Phthalates Threat: Less Boy, More Girl

A common chemical in plastic may make little boys behave a bit more like little girls.

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Last week we learned that male factory workers exposed to large amounts of BPA, a chemical in some plastics, had abnormally high rates of erectile dysfunction and other sexual performance problems. This week the news is about phthalates (pronounced THAL-ates). Researchers reported in the International Journal of Andrology that this family of chemicals, used in manufacturing polyvinyl chloride plastics, seems to make little boys behave a bit more like little girls. This small study isn't as worrisome as the headlines suggest. Its main public-health value may be in spurring more pregnant women to avoid processed foods—a worthwhile choice anyway, for other reasons.

The finding hinges on the credibility of a questionnaire—the "Pre-School Activities Inventory" (PSAI), which mothers fill out in describing their child's behavior. It is a psychometric tool, developed in 1993 and considered the most scientific approach available for parsing out masculine boys from feminine boys. Shanna Swan, an epidemiologist at the University of Rochester, led the study, which is part of a series she's conducting on phthalates. Phthalates are plastic softeners found in food-processing plants (hence they're in your food) and in hospitals—and in your carpeting, your wallpaper, and until recently many of your children's toys. Toy companies have already started removing phthalates now that a new federal law goes into effect in February.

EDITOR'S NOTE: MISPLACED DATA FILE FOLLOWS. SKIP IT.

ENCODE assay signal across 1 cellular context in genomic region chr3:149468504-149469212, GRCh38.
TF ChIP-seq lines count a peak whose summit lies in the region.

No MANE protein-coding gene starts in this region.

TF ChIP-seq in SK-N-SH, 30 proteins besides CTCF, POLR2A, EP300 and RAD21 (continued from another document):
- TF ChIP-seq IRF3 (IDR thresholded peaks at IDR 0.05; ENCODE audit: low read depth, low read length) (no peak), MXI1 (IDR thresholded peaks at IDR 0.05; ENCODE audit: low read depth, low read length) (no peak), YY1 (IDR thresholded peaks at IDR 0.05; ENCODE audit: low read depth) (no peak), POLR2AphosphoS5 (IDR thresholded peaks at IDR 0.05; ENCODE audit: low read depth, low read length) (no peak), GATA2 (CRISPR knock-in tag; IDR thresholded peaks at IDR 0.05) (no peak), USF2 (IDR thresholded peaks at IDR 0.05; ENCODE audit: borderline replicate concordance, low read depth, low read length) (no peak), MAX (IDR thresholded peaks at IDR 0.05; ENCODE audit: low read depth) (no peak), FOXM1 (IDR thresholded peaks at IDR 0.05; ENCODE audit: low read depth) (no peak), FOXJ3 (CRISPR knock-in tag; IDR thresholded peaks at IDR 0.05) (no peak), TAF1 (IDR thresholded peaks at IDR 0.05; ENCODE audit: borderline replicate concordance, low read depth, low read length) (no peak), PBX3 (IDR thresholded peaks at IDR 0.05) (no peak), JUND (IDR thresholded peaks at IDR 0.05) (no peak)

While toddlers may be mouthing less of phthalates from their toys these days, no regulations limit exposure in pregnant women, some of whom absorb phthalates from cosmetics as well as from the usual sources. Swan and her colleagues had the amount of phthalates measured in the urine of pregnant women they were studying. Then they examined these women's children to determine if there is any effect from prenatal phthalate exposure. In one of these studies, Swan reported that some phthalates were associated with a slightly shorter distance from the anus to the end of the penis in boys (a research measurement that until her study had been used only in rodents). She also found a small difference in the width (but not the length) of the penis with one phthalate.

Some industry-associated critics lambaste these results as irrelevant to human health and ignoring basic markers of genetic differences, including the parent's anatomy. Swan counters that the slight statistical anomalies she has found may portend more serious problems later on. After all, not so long ago, perfectly normal-looking girls were born to mothers who took DES (diethylstilbestrol) in pregnancy to prevent miscarriage, and the girls didn't start to develop rare vaginal cancers until years later.